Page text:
“The disparity can be explained by inequities in rates of unintended pregnancies, as well as other factors: unequal access to quality family planning services, economic disadvantage, and distrust of the medical system,” Cineas explains. In addition to health care access issues, Black women are also more likely to face discrimination when they do receive medical care, leading some to be skeptical of such services and others to receive inadequate treatment when they do seek them out.
Latina and other minority women have also been more likely to get abortions, and have done so at twice the rate of white women, given similar health care inequities.
Low-income women were substantially overrepresented among those seeking abortions as well, according to a 2014 survey of abortion patients by the Guttmacher Institute. This dynamic is also tied to contraceptive access and unintended pregnancies, with low-income women having higher rates of unintended pregnancies compared to higher-income women.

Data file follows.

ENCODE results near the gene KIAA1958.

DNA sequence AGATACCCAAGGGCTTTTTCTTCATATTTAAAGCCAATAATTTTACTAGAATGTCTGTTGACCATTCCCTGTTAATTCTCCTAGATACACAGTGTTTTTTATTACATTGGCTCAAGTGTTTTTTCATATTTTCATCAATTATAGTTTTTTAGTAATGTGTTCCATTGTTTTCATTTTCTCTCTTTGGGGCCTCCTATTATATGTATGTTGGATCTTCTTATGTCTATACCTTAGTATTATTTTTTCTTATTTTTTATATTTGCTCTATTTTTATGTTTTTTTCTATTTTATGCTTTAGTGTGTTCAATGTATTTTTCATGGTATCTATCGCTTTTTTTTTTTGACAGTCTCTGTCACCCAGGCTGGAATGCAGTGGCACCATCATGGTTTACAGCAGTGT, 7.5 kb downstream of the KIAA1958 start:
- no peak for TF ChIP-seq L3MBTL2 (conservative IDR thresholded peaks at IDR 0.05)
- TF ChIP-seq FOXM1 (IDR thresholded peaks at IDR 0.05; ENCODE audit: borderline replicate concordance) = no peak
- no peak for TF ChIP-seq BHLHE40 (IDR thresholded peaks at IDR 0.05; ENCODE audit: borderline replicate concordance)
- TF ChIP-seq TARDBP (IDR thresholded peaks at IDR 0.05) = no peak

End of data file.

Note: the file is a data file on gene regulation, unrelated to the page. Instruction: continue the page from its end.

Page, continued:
About 49 percent of people seeking abortions had a family income below the federal poverty line, which was $19,790 for a three-person household in 2014. The higher-income group — those who made more than twice that much — was underrepresented; every four in 1,000 women in that group had abortions.
Younger, unmarried women are also more likely to have unintended pregnancies and seek abortions. The majority of women obtaining legal abortions in 2019 were in their 20s, and over 85 percent were unmarried.
Finally, people who are already parents are also more likely to pursue an abortion: 60 percent of those who have an abortion already have at least one child, while 40 percent do not.